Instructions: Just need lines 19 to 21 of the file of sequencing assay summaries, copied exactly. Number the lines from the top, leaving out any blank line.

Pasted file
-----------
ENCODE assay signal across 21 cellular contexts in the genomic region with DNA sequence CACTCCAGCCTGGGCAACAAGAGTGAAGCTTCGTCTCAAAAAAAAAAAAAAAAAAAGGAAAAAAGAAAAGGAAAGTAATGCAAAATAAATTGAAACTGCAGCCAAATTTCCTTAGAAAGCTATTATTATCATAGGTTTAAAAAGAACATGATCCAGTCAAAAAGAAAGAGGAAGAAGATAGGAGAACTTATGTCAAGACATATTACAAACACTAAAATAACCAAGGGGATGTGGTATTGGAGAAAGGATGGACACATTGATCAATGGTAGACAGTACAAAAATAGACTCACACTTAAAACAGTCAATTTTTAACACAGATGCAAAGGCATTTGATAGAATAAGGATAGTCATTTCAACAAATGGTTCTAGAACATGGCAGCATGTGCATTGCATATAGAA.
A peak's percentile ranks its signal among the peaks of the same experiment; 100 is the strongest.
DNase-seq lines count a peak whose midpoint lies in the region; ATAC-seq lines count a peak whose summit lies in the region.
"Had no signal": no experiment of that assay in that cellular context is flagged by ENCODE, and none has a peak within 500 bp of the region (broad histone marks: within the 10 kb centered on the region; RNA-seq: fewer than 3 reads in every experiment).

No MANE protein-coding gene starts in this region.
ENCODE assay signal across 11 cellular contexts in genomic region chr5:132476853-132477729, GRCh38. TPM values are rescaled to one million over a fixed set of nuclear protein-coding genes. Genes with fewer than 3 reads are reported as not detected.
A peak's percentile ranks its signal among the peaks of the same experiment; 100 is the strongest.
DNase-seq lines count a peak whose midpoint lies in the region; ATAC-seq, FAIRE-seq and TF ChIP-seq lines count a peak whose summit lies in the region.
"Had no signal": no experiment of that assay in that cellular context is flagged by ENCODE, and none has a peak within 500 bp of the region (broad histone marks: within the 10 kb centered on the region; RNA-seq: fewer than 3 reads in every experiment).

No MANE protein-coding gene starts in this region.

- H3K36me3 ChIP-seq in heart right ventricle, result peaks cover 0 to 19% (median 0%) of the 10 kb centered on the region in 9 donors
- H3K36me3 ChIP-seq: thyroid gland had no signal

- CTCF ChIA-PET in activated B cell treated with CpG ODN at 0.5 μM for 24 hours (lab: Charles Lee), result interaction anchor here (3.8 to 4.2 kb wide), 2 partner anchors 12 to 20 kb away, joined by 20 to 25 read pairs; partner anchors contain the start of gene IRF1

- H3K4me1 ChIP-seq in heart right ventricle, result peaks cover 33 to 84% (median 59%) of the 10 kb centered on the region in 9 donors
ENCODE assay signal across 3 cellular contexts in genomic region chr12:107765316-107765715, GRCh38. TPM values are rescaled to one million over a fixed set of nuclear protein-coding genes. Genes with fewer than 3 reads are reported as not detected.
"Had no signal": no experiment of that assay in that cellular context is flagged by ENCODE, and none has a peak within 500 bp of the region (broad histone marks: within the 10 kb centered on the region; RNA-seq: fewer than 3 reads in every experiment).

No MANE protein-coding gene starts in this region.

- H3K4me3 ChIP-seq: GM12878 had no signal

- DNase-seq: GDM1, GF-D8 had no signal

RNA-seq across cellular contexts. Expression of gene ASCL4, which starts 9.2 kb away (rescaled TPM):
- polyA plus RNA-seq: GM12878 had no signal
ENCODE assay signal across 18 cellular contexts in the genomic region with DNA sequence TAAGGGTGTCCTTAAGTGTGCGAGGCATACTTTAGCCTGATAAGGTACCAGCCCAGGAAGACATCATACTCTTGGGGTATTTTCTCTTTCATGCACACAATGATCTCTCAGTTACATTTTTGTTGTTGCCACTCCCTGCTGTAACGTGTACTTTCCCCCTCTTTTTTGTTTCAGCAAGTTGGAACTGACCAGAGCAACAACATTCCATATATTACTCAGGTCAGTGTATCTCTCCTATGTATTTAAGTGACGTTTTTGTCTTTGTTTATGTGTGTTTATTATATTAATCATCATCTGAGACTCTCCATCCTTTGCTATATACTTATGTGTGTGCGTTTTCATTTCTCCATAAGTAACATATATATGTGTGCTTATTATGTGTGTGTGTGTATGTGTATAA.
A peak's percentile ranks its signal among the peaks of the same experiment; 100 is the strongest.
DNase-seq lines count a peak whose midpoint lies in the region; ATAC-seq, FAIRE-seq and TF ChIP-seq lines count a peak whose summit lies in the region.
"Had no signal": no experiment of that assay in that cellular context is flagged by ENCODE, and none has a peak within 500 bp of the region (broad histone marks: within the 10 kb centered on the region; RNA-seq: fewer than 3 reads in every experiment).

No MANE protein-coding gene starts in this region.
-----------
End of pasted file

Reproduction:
- DNase-seq: GDM1, GF-D8 had no signal

RNA-seq across cellular contexts. Expression of gene ASCL4, which starts 9.2 kb away (rescaled TPM):
- polyA plus RNA-seq: GM12878 had no signal